Dear readers, friends, people who did not confess their crush to me while the apocalypse still hadn’t reached France forcing me to flee to the homeland, and mom, I hope this blog post finds you well. As I am writing this from the comfort of my old room in Sofia, trying not to think whether I turned off the heating in my studio back in France or how much laundry I left behind about 2 weeks ago, it remains my utmost honor to share with you my thoughts and wisdom regarding the
zombie apocalypse period of self-isolation.
My university, alongside many others around the world, abruptly closed after somewhat ignoring the Covid-19 threat for weeks. The terrible news, although the measures were necessary, left me in a bizarre emotional state, as I imagine it did with many others. I’m not going to pretend that I find this pattern of behavior unfamiliar though, as ignoring my problems until they’re literally beyond my control and I have no idea what to do is one of my few personality traits. The others are being aggressively Bulgarian and aggressively Cancer, which is more or less all the same thing. However, I have been trying to find some positivity in the situation and I decided to share with you guys how I’m dealing with the extremities of uncertainty, which is how I view this whole period.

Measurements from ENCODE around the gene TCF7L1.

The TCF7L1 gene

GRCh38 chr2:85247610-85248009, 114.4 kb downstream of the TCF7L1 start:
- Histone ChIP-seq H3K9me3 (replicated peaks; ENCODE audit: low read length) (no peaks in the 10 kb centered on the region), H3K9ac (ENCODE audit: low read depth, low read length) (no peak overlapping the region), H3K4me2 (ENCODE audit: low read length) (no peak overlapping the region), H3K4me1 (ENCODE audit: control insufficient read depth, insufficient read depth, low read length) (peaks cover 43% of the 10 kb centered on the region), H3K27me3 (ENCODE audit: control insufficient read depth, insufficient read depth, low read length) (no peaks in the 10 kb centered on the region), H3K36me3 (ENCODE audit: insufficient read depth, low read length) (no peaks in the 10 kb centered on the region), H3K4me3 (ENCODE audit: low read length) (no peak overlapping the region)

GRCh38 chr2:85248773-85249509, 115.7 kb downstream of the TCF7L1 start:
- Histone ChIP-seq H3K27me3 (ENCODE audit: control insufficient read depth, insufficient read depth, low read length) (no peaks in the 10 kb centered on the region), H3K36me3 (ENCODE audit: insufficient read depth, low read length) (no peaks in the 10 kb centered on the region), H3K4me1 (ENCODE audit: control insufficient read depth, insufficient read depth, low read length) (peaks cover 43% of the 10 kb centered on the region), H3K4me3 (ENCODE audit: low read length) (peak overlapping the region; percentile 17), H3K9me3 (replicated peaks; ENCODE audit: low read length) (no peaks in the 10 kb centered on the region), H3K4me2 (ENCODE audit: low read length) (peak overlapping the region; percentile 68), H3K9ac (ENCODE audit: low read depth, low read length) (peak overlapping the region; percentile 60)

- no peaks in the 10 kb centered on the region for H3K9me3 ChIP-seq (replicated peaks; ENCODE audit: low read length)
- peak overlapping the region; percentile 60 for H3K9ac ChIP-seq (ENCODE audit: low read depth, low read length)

It’s normal yet still suckish for me to say this, but in the context of a global pandemic that is literally costing lives, I still can’t help but feel personally robbed of my university experience, of seeing my friends, of going to the few classes I liked this semester, and of a bunch of other things I’m giving value to only now. I know, I know – my social life is not the world’s biggest issue, but being sad about how the situation affects you is only human.
What now? The new routine
However, I told myself that all I can do right now is strictly stay at home during the recommended period, continue physical distancing after, and find my balance of being in a good mental state and staying serious when it comes to academics, which is admittedly harder when nobody is forcing you to go to classes. And ambitiously enough, I told myself I will find time for the things I always want to do, but “just don’t have time for”, like reading more books, watching critically acclaimed French films and working out, for instance.
It does sound very new-years-resolution-y, but despite this context being one of a global health crisis, I usually enjoy those moments just before you start something new and you immerse yourself into good habits, motivation and a bit of naivité.
I know myself though, and I know how easy and human it is to pass your days watching Netflix, the YouTube as Senator Sanders calls it, or simply by doing nothing. And I also know that I feel bad about myself after. The thing is I don’t want to get stuck in that, but I also don’t want to get stuck in an unrealistic productivity routine that I’ll end up abandoning after a week. After all, this change might last for a pretty long time. I already haven’t left my apartment for 15 days and although I don’t think I’m doing that bad for the time being, I realized I really want to establish a better routine.